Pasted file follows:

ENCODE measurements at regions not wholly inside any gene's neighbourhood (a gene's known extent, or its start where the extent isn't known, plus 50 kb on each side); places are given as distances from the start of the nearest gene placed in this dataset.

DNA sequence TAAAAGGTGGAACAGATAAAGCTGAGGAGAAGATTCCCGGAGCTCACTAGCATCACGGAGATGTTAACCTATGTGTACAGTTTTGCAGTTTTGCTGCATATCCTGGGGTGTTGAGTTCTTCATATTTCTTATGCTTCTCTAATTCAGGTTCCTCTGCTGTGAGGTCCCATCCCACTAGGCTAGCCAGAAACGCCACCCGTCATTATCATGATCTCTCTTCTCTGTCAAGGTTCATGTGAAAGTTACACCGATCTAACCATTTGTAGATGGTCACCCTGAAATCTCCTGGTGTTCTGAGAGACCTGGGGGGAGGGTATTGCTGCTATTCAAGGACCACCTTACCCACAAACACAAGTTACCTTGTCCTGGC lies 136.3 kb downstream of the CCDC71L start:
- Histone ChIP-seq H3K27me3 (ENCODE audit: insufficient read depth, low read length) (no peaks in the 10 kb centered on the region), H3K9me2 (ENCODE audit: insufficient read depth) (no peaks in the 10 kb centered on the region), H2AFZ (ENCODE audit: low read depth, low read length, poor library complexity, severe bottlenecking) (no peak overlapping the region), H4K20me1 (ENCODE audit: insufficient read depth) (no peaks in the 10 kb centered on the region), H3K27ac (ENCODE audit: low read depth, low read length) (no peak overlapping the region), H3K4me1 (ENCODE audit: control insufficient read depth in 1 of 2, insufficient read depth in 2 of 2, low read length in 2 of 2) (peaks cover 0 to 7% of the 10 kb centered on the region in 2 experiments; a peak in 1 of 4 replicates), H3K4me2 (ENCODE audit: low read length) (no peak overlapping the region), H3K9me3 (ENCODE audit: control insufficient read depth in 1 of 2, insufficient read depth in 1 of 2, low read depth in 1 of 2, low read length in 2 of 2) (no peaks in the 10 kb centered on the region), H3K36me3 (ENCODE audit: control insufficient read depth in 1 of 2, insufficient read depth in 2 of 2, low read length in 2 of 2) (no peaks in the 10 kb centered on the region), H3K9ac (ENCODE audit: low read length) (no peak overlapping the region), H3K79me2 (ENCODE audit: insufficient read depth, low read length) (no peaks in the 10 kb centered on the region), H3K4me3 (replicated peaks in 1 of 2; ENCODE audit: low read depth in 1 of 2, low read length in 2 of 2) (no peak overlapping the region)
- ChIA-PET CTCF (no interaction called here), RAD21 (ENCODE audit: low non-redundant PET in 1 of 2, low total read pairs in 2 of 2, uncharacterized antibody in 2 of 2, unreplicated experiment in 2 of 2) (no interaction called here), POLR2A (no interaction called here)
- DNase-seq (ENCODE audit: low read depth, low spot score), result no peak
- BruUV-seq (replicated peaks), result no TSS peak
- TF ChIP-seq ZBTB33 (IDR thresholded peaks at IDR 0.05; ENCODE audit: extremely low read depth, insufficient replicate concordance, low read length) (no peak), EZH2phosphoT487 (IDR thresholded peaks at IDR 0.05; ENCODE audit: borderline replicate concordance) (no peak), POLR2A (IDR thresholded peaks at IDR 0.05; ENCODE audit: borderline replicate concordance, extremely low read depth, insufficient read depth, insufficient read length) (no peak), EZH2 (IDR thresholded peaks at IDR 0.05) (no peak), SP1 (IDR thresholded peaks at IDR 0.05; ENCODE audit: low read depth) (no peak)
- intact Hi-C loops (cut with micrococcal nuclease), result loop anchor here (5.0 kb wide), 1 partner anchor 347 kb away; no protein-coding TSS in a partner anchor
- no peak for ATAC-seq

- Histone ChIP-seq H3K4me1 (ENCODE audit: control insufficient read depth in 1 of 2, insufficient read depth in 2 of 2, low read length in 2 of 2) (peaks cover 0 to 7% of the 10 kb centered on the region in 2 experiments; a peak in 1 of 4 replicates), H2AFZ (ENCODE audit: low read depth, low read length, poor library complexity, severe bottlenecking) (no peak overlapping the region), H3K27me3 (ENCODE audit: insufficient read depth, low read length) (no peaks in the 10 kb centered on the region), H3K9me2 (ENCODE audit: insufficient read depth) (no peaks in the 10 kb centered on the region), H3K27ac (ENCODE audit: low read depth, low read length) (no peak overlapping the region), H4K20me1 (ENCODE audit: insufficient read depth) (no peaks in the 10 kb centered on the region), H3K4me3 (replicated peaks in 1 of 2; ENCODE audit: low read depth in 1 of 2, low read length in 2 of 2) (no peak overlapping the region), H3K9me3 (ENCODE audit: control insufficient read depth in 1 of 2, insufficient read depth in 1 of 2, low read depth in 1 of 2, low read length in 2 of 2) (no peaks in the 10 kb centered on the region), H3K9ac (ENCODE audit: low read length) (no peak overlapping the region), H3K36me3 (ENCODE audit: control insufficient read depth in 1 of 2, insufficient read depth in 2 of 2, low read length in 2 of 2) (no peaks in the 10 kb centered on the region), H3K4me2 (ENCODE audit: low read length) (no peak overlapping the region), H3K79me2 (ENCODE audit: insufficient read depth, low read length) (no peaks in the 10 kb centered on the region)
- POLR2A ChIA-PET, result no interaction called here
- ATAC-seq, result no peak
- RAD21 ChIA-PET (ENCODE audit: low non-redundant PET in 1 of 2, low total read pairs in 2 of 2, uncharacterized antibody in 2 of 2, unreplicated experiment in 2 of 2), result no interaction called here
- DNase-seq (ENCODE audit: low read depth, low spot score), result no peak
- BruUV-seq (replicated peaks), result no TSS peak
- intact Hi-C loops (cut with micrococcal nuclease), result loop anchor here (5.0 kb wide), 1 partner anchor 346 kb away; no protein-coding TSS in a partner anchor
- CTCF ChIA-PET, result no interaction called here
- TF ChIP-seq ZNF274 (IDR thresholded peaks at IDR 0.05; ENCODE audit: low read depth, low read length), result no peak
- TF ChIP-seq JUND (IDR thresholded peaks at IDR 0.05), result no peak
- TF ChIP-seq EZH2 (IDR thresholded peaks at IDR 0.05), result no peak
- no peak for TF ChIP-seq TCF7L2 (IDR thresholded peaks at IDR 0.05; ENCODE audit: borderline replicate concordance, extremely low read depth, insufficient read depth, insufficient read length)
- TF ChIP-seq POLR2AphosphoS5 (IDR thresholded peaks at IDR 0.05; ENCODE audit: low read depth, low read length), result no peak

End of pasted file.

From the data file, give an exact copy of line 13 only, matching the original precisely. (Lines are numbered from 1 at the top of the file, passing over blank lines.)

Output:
- RAD21 ChIA-PET (ENCODE audit: low non-redundant PET in 1 of 2, low total read pairs in 2 of 2, uncharacterized antibody in 2 of 2, unreplicated experiment in 2 of 2), result no interaction called here